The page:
‘KidPro’ tourney a great start to ‘Bass Week’

  I watched early Sunday morning as 28 youngsters, accompanied by their parents, bounced in under the big tent at the Sorting Gap Marina here.
   With their fishing rods firmly in one hand and their tackle boxes in the other, and either mom or dad carrying their packsacks filled with water, rain gear, sunscreen, shyly they approached the table to find out who they were fishing with in the annual KidPro tournament, which is held each July in conjunction with the Fort Frances Canadian Bass Championship.
    The suspense had kept many awake half the night—waiting for morning to come.
    Meanwhile, the pros were launching their boats. Once tied up at the docks, they just as eagerly came in to register. They, too, were anxious to find their young partners and get the day underway.
    The two groups began searching each other out. Kids sought out their pros and the pros found their kids. With introductions to parents, each got to know one another.
    And before you knew it, time signalled the mark to load the boats and proceed to the start. By 8 a.m., the last of the teams had been introduced and dispatched.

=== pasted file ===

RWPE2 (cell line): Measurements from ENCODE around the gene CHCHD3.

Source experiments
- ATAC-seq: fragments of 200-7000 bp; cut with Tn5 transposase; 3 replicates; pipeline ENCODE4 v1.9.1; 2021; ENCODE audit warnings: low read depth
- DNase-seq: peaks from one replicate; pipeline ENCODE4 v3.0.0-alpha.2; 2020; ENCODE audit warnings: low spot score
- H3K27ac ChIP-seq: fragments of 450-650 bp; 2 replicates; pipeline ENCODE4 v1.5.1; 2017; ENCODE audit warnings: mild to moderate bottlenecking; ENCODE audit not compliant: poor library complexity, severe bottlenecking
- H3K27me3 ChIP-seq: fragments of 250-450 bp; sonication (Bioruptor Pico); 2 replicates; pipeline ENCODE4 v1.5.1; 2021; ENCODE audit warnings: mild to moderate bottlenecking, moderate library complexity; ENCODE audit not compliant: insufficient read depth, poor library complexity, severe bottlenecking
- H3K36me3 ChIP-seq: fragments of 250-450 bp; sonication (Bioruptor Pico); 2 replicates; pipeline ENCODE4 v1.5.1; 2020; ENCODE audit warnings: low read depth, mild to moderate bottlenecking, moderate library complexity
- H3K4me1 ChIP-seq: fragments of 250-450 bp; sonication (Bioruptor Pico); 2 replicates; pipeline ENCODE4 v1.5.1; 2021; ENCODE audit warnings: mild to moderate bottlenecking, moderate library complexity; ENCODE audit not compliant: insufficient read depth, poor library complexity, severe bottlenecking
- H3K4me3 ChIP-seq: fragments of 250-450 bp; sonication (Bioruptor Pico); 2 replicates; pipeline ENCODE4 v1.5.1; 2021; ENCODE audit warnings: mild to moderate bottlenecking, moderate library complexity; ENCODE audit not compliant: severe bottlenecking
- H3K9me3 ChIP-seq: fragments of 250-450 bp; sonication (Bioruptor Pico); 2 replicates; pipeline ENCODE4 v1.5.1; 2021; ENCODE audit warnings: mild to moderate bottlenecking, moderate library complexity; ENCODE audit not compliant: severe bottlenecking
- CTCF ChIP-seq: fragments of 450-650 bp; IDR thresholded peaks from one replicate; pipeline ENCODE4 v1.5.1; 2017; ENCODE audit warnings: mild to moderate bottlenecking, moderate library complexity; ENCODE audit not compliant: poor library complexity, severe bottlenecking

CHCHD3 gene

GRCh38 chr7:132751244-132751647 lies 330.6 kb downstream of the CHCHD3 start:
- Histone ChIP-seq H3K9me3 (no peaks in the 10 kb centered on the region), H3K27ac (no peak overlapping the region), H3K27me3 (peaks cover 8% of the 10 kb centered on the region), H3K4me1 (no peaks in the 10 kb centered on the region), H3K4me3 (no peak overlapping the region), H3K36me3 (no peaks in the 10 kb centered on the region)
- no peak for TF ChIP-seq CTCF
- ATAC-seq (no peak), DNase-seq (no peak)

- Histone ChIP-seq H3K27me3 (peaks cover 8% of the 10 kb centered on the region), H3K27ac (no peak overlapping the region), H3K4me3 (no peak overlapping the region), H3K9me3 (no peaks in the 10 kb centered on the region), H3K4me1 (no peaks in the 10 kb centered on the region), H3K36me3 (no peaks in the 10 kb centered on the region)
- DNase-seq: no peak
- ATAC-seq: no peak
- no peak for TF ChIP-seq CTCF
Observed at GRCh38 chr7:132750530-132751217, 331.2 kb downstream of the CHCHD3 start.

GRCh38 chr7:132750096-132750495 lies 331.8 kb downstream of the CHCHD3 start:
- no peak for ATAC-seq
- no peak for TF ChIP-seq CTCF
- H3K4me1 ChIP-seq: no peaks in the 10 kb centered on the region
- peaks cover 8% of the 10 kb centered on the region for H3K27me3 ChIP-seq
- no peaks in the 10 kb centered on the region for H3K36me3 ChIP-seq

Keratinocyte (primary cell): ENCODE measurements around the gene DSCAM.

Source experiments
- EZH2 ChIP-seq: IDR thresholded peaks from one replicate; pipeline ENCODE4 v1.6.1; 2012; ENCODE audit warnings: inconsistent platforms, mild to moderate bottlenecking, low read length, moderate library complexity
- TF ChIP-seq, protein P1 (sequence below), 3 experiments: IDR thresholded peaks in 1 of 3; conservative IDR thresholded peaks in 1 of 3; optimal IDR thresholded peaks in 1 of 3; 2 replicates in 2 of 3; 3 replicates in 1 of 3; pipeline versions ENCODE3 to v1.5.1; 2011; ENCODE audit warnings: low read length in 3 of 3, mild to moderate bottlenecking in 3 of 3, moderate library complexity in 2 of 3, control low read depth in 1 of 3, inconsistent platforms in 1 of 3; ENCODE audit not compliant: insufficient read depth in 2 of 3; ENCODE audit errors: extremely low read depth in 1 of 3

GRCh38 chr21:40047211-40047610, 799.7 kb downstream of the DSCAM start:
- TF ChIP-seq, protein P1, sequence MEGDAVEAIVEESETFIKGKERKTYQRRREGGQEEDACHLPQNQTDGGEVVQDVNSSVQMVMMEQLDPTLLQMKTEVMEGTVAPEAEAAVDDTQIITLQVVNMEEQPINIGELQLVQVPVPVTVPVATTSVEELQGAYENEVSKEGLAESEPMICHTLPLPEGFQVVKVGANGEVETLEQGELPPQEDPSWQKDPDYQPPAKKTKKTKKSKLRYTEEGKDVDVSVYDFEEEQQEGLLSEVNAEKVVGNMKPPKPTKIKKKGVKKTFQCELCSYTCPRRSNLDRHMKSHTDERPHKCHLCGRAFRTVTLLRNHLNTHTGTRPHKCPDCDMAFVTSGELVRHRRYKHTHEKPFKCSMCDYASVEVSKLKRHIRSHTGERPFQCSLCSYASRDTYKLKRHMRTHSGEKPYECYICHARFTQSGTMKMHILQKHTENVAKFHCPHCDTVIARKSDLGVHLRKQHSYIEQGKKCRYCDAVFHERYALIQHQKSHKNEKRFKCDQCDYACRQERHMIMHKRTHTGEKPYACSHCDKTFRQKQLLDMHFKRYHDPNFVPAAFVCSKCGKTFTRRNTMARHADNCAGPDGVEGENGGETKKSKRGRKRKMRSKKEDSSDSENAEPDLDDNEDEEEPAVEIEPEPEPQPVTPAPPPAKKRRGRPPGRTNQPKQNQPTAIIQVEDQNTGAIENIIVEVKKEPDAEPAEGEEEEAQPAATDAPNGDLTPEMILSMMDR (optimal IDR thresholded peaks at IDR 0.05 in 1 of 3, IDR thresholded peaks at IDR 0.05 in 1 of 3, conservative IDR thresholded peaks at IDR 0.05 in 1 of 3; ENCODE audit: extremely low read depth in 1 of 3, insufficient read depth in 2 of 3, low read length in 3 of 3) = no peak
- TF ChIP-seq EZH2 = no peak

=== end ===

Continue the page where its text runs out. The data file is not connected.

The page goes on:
Parents, brothers, sisters, aunts, and uncles vacated the tent and moments later a gust of rain blew through the site area. Fortunately, the anglers were well clear of the weather and headed off to find fish.
    By mid-afternoon, those parents who had entrusted their kids to the anglers began re-assembling under the tent, or lining the walkways watching for the boats their children had left in.
    With high-pitched whines, and “rooster tails” spraying from behind, the boats raced down the river back to the marina just as the pros would race back at the end of the day in tournament fishing.
    The teams pulled into the docks and immediately were greeted by excited parents with hundreds of questions. But first the kids had to deliver their cameras and catch results to the weighmaster, who then calculated the weight of each fish caught based on its length.
    Then the wait was on to determine the champion.
    One might expect that the young anglers would be hungry upon returning after spending seven hours on the water, but the anticipation of who might win was too unsettling to eat.
    For some, the period was as agonizing as waiting for Christmas to arrive.
    For the young anglers, it seemed to take forever. For parents, it was a moment to ask more questions. And for the pros, it was a chance to exchange information or misinformation about what they had been doing on the water.
    Everyone caught fish. They caught the bass and there were no shabby fish recorded—the sizes would make any tournament team proud.
    As for the memories? Well, if you asked any of the young anglers what they would remember from the day, their faces just lit up like a 300-watt light bulb.
    It was a great start to the FFCBC week.

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